Rio Lives On

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Audrey Pavia’s blog – Rio Lives On – Urban Farm OnlineAudrey Pavia, Rio, thrushKeeping horses on a small urban lot has its challenges. One of those is keeping their feet free of infection.I had him tied to the hitching post, and I cleaned out his feet and sprayed something called Thrush Buster on the undersides of his hooves.apaviaRio Lives OnBy Audrey Pavia, Urban Farm contributorMonday, December 12, 2011

Photo by Audrey Pavia

Rio playing with a dirty towel — much safer than rubber gloves!

Keeping horses on a small urban lot has its challenges, such as keeping their feet free of infection. In the wild, horses never stand in their own urine and feces, but in a small 12×24-foot stall, this is inevitable.

My horses are barefoot, and when they stand in their own waste, their feet come into direct contact with a lot of bacteria. This stuff — commonly known as thrush — eats away at the underside of the hoof and can cause problems. That’s why my farrier is always after me to keep those feet clean.

So today, I was outside working on Rio’s hooves. I had him tied to the hitching post, and I cleaned out his feet and sprayed something called Thrush Buster on the undersides of his hooves. This stuff works, but it is noxious. Heaven help you if you get any of it on your hands; you’ll smell like a chemical factory for a week. So, I wear rubber gloves — the bright-yellow kind you buy at the grocery store for dishwashing.

After I finished applying the thrush stuff on Rio’s feet, I took his halter off and let him walk around the back part of the yard so his feet could dry off before I put him back in his stall. I took my gloves off, tossed them on a little bench next to the hitching post, and then got out Milagro.

I was working on Milagro’s feet when, out of the corner of my eye, I saw Rio hovering by the bench. Before I could react, he reached down and sucked one of the bright-yellow rubber gloves into his mouth.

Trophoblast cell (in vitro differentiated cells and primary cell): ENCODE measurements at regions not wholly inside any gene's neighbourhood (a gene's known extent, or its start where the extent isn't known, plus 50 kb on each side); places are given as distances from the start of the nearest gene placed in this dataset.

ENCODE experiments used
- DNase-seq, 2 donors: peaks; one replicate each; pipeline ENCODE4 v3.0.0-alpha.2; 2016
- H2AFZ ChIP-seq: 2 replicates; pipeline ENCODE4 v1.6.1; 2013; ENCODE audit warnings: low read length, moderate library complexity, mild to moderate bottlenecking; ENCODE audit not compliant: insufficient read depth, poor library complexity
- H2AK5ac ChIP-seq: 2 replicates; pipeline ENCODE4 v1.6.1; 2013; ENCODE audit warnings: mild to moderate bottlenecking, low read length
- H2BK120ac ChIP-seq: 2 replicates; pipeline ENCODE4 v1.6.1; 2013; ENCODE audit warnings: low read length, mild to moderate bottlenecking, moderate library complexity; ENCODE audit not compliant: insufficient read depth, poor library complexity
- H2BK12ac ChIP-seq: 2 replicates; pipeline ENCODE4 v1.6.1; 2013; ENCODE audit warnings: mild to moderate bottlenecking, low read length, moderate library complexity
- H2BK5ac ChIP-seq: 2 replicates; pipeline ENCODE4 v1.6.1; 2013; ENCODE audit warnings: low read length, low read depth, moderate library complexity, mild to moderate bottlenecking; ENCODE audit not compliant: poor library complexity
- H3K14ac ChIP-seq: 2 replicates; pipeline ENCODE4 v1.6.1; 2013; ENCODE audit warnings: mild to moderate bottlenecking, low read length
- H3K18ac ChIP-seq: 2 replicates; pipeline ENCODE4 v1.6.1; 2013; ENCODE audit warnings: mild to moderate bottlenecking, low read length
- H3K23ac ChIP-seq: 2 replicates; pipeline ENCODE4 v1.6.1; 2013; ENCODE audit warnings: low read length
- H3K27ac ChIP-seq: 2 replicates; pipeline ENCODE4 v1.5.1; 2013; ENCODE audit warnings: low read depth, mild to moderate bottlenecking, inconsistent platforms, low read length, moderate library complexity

“Rio!” I yelled, but it was too late. He whirled around and took off, with the glove hanging out of his mouth. I started after him, which made him move even faster. Pretty soon, he was cantering around the back area. At this point, the glove was no longer visible. He had sucked the entire thing into his mouth.

Panic gripped me. My mind was screaming: “Dead horse! Dead horse!” Scenes of horse hospitals and through-the-roof estimates for surgery to retrieve the glove all added up to one thing: I’d have to put Rio down.

Frantic, I ran after him, hoping that, if I kept him moving, he wouldn’t be able to swallow. That is, if he hadn’t already. The glove was nowhere to be seen. I didn’t know what to do, until I saw half the glove come back out of his mouth for a second before disappearing again. It was still in there. How could I get it away from him?

Horsepeople tend to be able to think well in emergencies because we have to, and the solution came to me in a flash. I ran to the tack shed and pulled out a jar of horse treats. I shook it and yelled “Rio, look what I’ve got!”

My little Spanish Mustang stopped in his tracked, ears up, a light in his eyes. “Yum!” I could almost hear him saying. He spit out the glove.

I went up to him and gave him a treat, and swooped down to pick up the yellow thing, which was completely intact but dripping with horse saliva. I was so relieved, I nearly cried. Rio would get to live after all.

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Audrey Pavia
Keeping farm animals in the city can be a real hoot. Follow freelance writer Audrey Pavia’s adventures in Southern California with a yard full of urban livestock, including horses, chickens, a Corgi and an urban barn cat. She somehow manages all these silly critters by herself while working full-time. And you thought “The Simple Life” was out there?]]>

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